The Discipline of Lent
On Wednesday March 5 the Christian community begins the observance of Lent. Originally in the first century Lent was only a period of forty hours in keeping with the forty hours Jesus’ body was in the tomb. By the third century the observance grew into six days known as Holy Week. Today Lent begins forty-six days before Easter. The six Sundays are considered a little Easter celebration in the midst of Lent.
When Lent begins, depends upon the date of Easter. In 325 the church decided that Easter would fall on the first Sunday after the full moon which occurs on or after March 21.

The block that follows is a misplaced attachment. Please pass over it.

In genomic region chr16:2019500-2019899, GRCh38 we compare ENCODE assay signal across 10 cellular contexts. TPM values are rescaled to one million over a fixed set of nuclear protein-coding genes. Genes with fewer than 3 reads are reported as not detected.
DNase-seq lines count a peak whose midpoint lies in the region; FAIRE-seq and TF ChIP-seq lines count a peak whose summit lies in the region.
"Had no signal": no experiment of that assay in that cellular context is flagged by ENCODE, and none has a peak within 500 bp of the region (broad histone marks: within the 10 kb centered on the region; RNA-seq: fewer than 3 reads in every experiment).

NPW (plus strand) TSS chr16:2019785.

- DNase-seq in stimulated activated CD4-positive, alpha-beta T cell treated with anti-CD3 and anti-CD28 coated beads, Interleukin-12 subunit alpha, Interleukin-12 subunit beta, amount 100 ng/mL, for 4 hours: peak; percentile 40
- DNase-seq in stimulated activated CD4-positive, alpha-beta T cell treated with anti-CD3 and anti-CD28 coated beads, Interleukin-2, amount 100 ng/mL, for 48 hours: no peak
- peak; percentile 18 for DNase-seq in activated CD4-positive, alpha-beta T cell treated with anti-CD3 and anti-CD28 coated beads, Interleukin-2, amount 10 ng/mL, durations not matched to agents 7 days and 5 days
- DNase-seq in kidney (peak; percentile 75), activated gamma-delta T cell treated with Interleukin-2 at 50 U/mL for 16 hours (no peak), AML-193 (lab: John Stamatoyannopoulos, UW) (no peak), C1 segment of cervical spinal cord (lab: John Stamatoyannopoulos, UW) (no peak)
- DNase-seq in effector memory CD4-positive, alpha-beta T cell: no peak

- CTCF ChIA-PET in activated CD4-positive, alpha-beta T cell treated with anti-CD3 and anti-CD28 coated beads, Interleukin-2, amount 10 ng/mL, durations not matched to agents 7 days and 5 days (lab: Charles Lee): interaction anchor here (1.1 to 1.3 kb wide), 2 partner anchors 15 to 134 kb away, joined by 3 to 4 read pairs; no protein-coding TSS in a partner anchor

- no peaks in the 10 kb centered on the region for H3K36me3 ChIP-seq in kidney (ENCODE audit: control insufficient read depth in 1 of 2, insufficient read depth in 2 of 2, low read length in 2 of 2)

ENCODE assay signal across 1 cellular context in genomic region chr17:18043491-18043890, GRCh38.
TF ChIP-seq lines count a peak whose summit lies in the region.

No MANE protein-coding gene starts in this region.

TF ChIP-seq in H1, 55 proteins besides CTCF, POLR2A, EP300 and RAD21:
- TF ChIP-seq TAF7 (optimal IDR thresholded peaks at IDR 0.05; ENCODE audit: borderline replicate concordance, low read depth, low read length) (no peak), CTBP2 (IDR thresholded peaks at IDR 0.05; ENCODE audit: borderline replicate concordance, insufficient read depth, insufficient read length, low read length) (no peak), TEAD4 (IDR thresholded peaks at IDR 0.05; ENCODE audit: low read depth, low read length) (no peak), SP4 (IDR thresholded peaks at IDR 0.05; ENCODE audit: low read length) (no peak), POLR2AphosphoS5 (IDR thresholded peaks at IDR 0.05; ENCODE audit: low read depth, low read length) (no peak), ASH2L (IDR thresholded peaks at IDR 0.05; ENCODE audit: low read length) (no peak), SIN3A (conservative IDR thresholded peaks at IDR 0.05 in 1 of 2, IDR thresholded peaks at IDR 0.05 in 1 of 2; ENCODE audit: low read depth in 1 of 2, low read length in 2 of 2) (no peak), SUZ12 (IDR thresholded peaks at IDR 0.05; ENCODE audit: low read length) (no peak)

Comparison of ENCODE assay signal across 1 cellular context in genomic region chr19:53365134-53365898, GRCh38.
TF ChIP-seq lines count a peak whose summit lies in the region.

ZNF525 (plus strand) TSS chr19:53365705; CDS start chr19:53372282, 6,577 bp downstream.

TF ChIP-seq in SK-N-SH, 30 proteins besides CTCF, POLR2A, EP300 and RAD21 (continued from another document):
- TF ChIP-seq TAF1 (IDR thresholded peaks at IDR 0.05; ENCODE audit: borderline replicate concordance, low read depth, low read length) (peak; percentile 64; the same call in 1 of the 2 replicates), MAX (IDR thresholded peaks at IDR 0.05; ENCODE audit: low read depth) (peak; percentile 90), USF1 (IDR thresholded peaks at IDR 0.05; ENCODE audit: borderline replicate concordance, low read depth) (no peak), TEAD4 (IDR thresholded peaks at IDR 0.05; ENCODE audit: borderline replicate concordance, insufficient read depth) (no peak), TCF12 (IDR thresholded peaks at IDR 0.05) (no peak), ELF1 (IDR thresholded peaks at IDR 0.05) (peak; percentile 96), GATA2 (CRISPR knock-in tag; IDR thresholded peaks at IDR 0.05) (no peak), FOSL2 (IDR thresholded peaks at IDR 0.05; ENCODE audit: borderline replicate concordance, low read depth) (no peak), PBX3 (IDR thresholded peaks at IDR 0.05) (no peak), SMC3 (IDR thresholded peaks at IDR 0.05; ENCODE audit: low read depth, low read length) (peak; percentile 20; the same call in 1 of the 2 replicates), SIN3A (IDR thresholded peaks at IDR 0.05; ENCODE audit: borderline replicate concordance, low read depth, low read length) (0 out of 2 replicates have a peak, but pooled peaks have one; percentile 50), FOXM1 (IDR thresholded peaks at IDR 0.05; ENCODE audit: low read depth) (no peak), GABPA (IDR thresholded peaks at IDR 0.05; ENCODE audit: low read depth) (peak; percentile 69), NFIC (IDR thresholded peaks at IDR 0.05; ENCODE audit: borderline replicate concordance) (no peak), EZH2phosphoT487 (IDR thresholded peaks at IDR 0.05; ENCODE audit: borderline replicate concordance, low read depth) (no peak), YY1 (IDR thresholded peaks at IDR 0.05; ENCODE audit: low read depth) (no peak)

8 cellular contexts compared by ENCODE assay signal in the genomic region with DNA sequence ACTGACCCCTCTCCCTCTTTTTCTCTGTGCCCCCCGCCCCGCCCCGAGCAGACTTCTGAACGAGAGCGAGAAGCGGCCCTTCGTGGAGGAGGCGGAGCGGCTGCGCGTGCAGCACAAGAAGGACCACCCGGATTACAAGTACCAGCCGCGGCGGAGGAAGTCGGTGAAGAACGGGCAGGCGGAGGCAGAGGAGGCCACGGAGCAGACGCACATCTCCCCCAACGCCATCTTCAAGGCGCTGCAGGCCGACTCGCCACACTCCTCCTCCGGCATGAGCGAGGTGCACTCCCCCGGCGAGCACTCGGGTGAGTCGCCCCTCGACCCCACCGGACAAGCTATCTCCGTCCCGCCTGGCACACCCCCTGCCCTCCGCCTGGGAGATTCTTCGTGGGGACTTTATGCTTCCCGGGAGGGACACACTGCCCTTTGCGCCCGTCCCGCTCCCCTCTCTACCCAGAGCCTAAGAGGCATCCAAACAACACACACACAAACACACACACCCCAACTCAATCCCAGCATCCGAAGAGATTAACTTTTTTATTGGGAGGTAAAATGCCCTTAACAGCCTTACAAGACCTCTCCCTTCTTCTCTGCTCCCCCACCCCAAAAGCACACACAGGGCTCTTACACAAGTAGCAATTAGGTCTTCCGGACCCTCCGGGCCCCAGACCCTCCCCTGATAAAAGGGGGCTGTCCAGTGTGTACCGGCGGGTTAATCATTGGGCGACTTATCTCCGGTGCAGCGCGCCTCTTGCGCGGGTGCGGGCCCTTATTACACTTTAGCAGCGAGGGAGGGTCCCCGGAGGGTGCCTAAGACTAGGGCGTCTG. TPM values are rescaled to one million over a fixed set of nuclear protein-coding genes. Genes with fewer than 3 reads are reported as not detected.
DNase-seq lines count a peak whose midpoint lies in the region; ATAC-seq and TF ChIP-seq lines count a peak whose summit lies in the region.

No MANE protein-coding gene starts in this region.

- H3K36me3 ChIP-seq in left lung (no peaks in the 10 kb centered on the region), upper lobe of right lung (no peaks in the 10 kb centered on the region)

Ash Wednesday is the first day of Lent. Pope Urban II gave “Ash Wednesday” its name, in 1099. The day is set aside as a special day of repentance and as the opening of a season of repentance. Ashes symbolize the repentance called for. In some churches the custom remains of sprinkling ashes on the heads of the faithful as the pastor says: “Remember thou art dust and to dust thou shalt return.” To this day Lent remains a time of spiritual development and preparation for the celebration of the resurrection on Easter. Special emphasis is given to developing a deeper devotional life, teaching, outreach and prayer.